Standing more, even at a desk job, could lower risk for obesity, illness and death, studies suggest.
Chairs: we sit in them, work in them, shop in them, eat in them and date in them. Americans sit for most of their waking hours, 13 hours every day on average. Yet chairs are lethal.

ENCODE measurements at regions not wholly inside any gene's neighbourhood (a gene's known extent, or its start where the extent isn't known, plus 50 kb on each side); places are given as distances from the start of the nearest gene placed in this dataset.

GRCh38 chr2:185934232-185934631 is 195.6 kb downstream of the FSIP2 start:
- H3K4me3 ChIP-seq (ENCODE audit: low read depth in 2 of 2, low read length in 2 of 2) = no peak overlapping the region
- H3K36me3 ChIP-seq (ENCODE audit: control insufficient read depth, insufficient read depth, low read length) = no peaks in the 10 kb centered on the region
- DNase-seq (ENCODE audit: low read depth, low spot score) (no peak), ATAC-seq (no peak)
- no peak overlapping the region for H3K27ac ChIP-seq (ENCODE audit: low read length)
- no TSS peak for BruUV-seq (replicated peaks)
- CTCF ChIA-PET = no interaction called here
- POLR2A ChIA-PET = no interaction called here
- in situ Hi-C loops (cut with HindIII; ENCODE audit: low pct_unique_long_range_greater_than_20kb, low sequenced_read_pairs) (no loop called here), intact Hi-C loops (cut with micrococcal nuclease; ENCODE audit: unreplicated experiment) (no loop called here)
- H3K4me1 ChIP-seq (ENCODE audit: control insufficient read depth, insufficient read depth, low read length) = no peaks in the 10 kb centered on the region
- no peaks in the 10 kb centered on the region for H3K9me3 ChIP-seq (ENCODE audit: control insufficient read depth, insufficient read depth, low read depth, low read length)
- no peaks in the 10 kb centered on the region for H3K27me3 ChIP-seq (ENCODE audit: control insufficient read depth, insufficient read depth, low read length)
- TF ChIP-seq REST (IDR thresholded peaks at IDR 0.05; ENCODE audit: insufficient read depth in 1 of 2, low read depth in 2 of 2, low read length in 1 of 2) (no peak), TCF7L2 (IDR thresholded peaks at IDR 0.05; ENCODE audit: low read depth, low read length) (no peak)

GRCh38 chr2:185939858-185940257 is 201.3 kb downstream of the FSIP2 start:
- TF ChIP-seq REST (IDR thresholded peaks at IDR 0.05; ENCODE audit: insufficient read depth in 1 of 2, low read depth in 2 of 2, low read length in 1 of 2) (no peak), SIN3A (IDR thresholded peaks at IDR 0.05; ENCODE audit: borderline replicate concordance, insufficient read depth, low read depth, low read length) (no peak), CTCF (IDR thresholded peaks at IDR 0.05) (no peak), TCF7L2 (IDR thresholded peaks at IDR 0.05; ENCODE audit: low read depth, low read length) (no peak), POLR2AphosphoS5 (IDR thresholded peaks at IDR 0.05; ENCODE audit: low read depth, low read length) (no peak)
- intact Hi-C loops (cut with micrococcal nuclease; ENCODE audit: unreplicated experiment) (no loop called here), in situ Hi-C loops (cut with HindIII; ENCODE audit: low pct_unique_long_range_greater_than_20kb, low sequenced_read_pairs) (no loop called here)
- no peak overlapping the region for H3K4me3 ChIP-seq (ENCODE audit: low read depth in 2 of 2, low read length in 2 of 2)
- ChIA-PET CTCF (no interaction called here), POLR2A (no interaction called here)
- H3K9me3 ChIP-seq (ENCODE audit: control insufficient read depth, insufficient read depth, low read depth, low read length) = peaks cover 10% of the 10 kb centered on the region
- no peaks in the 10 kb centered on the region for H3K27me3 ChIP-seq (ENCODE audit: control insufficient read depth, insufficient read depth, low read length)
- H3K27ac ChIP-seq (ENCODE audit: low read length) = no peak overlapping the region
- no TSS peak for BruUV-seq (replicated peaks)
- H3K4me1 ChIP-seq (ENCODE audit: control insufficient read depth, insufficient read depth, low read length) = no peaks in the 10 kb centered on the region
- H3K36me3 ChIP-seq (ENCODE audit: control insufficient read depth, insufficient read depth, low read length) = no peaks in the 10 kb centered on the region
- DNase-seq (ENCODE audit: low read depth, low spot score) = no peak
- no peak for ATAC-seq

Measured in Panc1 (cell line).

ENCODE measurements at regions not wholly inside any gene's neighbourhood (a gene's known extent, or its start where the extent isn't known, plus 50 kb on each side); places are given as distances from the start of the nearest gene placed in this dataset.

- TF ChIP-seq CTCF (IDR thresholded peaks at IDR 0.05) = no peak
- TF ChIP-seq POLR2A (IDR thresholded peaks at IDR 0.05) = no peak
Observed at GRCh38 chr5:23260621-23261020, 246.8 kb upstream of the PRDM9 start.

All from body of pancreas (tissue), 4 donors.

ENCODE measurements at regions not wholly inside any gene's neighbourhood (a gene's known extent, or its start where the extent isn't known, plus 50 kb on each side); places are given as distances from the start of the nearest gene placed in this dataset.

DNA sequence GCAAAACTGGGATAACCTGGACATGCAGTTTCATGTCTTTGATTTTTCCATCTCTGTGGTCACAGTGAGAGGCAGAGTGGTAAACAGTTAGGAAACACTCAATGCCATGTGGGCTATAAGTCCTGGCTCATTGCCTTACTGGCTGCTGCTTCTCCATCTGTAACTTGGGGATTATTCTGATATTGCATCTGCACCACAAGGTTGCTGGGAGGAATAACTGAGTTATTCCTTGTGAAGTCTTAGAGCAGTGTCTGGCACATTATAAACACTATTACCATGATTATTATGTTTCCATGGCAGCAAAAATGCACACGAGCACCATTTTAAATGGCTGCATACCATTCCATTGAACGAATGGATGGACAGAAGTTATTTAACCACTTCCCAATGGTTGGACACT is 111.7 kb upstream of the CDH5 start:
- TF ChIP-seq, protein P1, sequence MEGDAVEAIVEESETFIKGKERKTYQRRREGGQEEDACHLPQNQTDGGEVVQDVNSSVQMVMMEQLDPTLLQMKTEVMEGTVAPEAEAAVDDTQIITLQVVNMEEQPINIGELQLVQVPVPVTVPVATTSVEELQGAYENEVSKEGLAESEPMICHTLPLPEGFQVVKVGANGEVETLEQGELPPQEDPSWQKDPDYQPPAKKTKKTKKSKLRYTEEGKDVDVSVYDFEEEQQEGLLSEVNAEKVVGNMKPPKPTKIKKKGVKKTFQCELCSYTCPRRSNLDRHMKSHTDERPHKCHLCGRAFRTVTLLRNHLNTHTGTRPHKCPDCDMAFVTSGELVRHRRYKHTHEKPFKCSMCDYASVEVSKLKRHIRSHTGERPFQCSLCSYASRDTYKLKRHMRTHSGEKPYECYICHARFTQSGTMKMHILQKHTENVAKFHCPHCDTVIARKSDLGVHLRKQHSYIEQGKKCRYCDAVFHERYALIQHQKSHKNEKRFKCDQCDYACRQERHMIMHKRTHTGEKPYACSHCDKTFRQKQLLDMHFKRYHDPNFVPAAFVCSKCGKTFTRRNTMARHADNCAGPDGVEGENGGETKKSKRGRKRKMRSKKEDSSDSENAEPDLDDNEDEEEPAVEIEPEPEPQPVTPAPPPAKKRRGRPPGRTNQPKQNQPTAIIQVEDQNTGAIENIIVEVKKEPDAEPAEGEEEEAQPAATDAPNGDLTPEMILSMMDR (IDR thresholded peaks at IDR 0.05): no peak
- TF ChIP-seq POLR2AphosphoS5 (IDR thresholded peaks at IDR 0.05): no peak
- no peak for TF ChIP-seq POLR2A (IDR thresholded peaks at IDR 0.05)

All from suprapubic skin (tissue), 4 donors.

This grim conclusion may surprise you, but 18 studies reported during the past 16 years, covering 800,000 people overall, back it up. In 2010, for example, the journal Circulation published an investigation following 8,800 adults for seven years. Those who sat for more than four hours a day while watching television had a 46 percent increase in deaths from any cause when compared with people who sat in front of the tube for less than two hours. Other researchers have found that sitting for more than half the day, approximately, doubles the risk of diabetes and cardiovascular problems. Overall, when you combine all causes of death and compare any group of sitters with those who are more active, sitters have a 50 percent greater likelihood of dying. Read more >>